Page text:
Wednesday, May 30, 2007

Pop Goes the Bubble...

What do bubbles look like when they burst? That all depends on the characteristics of the market with the bubble. Sometimes it may burst quickly, like a balloon, and other times it may takes months or even years to correct.

The reason for this is that bubbles develop when market expectations of future prices de-couple from market fundamentals. Bubbles burst when those expectations change. Changes in expectations depend on the flow of information, and this varies with the market.

Take, for example, the housing market in the US. This bubble is bursting as I write.... but slowly. The latest figures show that home prices declined 1.4% in the 12 months ending March 31. How could such a small price decline represent a bursting bubble?

One key feature of housing (especially outside of Hong Kong high rises) is that houses are unique. As a result, they are highly illiquid- a sale depends on a match between a prospective buyer and seller, and few buyers will simply buy the first house they see. Matching takes time, so the market is sluggish. That sluggishness translates into information flowing slowly through the housing market, and sluggish expectations.

Uniqueness also makes determining the price more difficult. Any two houses are likely to differ along many dimensions, so even if you think that equilibrium prices may have fallen, any fall is small relative to the overall price variation between houses. Yes, average prices may have fallen by 1.4%, but the most desirable houses in a neighbourhood still sell for a price that is a multiple of the least desirable. Paying attention to the differences between houses is far more important to the individual buyer or seller than paying attention to movement in the average price.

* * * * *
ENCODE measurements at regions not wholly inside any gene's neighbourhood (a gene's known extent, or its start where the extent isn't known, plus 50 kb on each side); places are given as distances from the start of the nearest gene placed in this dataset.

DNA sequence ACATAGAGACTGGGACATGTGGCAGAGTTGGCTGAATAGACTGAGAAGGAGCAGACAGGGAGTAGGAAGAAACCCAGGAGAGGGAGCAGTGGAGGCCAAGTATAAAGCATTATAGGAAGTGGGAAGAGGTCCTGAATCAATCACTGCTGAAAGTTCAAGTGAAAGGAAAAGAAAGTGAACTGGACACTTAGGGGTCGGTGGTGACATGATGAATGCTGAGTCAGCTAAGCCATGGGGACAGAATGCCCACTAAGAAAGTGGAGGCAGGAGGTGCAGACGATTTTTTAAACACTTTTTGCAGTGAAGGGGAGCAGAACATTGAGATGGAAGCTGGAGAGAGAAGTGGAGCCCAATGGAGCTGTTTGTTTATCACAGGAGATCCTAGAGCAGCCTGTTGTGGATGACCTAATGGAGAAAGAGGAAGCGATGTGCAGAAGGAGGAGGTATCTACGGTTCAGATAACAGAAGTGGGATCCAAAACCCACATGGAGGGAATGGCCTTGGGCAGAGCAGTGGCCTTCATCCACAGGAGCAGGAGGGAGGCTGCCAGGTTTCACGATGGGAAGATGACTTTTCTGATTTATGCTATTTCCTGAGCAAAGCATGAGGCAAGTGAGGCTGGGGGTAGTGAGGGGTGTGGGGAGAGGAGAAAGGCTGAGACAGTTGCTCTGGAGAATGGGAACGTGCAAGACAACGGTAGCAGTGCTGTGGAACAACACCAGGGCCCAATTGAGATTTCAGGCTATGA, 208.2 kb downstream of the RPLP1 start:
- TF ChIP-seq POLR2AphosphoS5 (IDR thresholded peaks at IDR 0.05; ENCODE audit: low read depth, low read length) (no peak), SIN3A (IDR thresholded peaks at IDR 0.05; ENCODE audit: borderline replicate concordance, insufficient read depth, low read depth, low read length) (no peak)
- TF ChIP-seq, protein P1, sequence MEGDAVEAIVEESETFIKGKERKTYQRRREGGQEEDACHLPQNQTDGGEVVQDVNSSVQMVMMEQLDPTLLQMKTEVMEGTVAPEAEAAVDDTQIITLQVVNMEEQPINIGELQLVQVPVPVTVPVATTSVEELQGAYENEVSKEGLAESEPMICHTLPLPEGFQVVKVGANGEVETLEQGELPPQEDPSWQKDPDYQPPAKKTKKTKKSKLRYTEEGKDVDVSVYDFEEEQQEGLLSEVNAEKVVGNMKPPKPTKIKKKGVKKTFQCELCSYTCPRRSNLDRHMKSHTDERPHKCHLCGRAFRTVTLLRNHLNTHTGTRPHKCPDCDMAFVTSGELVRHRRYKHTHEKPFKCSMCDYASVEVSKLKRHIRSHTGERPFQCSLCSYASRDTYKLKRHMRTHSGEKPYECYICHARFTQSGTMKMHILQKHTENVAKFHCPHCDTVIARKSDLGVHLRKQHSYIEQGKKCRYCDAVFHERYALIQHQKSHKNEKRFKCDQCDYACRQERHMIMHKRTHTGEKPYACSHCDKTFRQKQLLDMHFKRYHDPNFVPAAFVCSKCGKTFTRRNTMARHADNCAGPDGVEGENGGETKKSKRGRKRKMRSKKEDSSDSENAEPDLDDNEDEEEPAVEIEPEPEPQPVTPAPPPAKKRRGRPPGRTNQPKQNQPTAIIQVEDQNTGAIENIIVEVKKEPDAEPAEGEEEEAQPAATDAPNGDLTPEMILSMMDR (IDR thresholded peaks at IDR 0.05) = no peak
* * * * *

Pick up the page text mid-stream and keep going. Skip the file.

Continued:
Additional sluggishness stems from uncertainty. At times like this, many potential buyers may simply stay away from the market because they do not know which direction the price is going, reducing the number of sales that take place. Fewer sales imply less information and slower learning.

Where these information asymmetries are partially alleviated, the collapse of the bubble may be faster. For example, the price of new homes in the US dropped 11% over the past year, and some home builders expect the market to take until 2011 to recover. What's the difference between the new home sector and the second hand market? The former is dominated by larger players, selling many homes, with similar characteristics, while the latter is mostly individuals selling a single unit. The former therefore have a much better idea of the overall direction of the market. They were faster to cut prices as they recognised the change in trend. I expect that second hand homes will follow new homes down in price, perhaps by a similar magnitude, although it is not yet clear that even the new home market has bottomed out.

Equities are a stark contrast from homes. They're liquid, generic, and price is public knowledge. Up until the latest house price data was released, various analysts were speculating on what the price of housing was in the previous month! In comparison, no one has any doubt as to what the price of shares was just a few minutes ago. So when the market does change, expectations adapt quickly. Participants rapidly adjust their positions, and the market adjustment continues. This process is further exsacerbated by "stop-loss" orders, where investors can agree to sell their holdings automatically if the price falls below some pre-set limit. Clearly it's impossible to have a stop-loss order on your house!

For more on the US housing market, Calculated Risk has some excellent analysis on all the latest numbers. See also Nouriel Roubini's blog

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